Employees networks are rising
Don’t mistake employees network and professional network.
The professional network is the proverbial “Rolodex,” built along one’s career. Its first digital expression is the social network LinkedIn.
Employees network are networks you access to because you are employed at a given organization. Until recently, their first digital expression was, at best, emails and, at worst, internal phone directories. But these networks gets ever more “social” too.
Workplace, a new “social” achievement?
Workplace by Facebook is not the first “corporate social network” to hit the market. Digitalizing collaboration at work is a major driver for enterprise software editors. Their social solutions fall into three separate families:
- Socializing a digital tool: With GitHub, you can not only save and share computer code but also improve it collaboratively. InVision allows digital mockup creation and smooth detailed feedbacks from involved collaborators
- Professionalizing a popular communication method: Yammer was at first “Twitter for the enterprise.” Slack reinvented IRC chatrooms to make them relevant for team communication.
- Generalizing corporate digital identity: Email is probably the most popular corporate digital identity tool today. Enterprise software suites provider, such as Microsoft, Salesforce, and Google, all offer wider digital identity management solutions.
Workplace does all this, very well:
- Bringing in the enterprise Facebook communication tools that “everyone” knows and love. Workplace is the answer to a simple issue: Communication in the enterprise lost its technological edge. Tools that employee use to communicate privately are more efficient than the ones they are required to use at work. The consequent frustration should be avoided.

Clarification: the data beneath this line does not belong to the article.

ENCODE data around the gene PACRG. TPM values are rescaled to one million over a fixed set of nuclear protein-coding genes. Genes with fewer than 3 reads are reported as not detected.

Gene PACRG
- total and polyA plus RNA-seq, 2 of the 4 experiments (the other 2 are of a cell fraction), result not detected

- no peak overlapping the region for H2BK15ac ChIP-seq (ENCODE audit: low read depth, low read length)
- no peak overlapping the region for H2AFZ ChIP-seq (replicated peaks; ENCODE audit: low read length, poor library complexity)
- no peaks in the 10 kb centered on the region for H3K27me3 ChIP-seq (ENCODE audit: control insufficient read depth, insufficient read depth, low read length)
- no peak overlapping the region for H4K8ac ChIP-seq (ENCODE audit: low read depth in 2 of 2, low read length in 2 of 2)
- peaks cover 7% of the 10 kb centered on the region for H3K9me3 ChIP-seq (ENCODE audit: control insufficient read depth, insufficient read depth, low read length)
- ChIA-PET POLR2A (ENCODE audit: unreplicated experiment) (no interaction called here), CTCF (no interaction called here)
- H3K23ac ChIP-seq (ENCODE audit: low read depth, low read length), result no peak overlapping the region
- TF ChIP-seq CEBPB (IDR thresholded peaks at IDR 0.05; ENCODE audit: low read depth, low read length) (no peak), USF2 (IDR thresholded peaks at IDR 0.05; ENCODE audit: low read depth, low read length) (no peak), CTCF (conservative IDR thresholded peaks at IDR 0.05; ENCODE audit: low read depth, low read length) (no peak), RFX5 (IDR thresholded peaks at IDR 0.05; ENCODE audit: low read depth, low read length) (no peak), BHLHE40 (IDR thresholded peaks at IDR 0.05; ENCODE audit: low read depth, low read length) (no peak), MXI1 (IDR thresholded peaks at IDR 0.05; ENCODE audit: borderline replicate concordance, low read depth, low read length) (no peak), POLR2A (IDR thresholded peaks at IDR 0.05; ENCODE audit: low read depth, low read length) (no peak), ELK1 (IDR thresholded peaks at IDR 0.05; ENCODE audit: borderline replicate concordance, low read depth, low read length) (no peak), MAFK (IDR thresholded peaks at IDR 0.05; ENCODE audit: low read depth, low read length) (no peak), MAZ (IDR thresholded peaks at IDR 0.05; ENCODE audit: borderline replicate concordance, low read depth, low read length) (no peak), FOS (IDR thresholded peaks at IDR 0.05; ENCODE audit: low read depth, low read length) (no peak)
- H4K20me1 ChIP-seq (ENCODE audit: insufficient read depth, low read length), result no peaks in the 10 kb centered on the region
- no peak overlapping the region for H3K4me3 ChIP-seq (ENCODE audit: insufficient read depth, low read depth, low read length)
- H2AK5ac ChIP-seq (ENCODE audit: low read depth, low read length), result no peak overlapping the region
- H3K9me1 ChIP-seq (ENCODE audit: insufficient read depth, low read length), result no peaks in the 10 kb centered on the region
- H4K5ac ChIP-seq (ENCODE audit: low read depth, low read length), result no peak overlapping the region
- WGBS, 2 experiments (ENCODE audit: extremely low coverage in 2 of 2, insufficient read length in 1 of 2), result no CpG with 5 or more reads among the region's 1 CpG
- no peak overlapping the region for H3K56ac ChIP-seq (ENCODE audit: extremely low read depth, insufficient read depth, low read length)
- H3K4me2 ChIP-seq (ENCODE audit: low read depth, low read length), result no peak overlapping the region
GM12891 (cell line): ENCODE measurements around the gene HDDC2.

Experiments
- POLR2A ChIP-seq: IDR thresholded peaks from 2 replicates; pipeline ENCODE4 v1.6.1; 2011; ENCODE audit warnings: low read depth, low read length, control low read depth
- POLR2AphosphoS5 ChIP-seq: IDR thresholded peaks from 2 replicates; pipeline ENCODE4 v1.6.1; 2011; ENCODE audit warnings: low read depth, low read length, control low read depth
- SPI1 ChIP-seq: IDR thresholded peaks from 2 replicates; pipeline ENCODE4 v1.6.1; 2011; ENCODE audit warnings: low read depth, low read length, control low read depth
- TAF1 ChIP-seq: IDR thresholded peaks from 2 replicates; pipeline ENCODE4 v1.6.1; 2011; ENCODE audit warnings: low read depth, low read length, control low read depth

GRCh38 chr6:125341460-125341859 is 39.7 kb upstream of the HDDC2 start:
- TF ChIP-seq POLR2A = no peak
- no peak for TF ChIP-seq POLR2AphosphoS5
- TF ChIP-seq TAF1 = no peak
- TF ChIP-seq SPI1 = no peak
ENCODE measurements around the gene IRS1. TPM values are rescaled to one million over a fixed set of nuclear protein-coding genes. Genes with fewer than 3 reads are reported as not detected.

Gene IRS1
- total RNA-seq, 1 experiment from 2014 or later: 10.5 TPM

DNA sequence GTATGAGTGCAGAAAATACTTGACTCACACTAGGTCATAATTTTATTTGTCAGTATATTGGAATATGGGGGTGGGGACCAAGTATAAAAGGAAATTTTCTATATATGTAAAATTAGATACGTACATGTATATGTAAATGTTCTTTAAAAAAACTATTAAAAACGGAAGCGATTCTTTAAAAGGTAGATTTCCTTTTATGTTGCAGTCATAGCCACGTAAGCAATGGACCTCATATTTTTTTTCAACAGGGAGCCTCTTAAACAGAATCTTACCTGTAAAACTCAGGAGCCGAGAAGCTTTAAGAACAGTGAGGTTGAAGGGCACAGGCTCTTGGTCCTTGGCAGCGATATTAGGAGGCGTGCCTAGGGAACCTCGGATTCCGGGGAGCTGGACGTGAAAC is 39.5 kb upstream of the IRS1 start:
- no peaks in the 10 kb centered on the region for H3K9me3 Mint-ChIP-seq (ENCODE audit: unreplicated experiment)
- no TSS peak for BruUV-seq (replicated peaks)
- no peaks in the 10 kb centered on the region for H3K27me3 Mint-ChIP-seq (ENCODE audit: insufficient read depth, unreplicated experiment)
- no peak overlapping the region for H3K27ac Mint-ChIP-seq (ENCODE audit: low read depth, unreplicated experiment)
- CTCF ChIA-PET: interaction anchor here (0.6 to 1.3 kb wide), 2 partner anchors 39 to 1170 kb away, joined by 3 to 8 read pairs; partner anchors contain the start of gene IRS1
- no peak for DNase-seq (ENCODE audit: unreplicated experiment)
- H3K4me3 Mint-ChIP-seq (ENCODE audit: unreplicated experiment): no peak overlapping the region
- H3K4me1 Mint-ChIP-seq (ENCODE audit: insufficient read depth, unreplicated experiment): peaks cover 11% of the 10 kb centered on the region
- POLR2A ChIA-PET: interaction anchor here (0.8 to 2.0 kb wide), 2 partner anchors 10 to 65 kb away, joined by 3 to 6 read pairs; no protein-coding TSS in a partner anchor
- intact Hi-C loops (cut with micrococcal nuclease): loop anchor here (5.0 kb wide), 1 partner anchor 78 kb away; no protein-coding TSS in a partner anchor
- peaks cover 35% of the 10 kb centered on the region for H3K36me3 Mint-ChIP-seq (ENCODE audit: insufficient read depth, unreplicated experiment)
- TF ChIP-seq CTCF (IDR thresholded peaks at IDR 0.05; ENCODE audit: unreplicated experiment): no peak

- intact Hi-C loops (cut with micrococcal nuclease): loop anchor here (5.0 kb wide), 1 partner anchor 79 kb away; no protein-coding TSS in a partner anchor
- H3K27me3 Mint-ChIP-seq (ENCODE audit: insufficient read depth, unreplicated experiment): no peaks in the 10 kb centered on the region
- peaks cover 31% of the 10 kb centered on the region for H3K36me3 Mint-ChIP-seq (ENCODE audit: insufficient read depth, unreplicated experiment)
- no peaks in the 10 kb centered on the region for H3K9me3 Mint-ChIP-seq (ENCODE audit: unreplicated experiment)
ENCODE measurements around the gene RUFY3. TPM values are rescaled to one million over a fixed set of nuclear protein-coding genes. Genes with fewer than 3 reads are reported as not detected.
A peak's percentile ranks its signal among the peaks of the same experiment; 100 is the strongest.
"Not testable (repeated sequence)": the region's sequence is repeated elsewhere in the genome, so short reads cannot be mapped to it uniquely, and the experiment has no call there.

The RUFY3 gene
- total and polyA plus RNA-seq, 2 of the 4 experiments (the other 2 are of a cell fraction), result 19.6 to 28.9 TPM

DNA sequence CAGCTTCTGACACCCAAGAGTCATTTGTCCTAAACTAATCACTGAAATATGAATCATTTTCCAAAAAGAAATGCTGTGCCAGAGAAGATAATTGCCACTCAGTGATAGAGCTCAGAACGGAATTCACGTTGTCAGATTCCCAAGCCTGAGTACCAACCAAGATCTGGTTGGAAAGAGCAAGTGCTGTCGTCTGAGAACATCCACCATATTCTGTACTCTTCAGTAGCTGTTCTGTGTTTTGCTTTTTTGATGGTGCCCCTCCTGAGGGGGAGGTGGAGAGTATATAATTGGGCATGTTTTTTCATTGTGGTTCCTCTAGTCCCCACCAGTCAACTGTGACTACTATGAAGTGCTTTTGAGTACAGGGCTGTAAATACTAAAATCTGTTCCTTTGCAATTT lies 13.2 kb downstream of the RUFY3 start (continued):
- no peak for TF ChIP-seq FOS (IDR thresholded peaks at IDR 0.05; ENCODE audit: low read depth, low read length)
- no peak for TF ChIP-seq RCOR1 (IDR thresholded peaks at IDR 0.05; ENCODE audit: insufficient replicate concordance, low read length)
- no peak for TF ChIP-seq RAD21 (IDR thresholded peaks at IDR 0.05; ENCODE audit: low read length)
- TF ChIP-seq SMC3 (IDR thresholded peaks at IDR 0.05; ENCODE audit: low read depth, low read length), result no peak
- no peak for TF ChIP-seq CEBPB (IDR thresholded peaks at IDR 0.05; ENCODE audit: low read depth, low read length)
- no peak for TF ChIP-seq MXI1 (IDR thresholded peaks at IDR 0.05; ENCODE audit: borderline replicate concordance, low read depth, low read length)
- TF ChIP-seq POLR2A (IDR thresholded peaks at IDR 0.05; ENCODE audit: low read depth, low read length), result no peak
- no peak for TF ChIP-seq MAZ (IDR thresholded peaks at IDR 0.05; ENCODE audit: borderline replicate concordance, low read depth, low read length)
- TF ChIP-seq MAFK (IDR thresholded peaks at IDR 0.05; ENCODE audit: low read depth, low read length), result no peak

- Giving a digital voice to each employee. Workplace, like Facebook, is very mobile friendly. No computer needed to use it. And no corporate email is required to get a Workplace account. With these features, Workplace can be more than a “white collar” social network, but a digital place where everyone in an organization can be informed and express herself.
- Connecting every digital tool. Workplace provides APIs that allow developers to integrate the activity of other business tools into the platform, making it the digital spine of an organization.
Thousands of companies have already deployed Workplace to connect their employees. Could Workplace also be useful to manage employees networks outside the limits of an organization?
Workplace already offers dedicated groups where employees from different organizations using Workplace can connect.
But cross-company Workplace Groups come with limitations that make it impossible to use them for managing anything else than small teams:
- They are secret by default: You cannot search, share, nor discover them.
- You can only get invited by email: To get in a cross-company Group, you have to communicate your Workplace email to the group administrator who has to send an invitation from the group.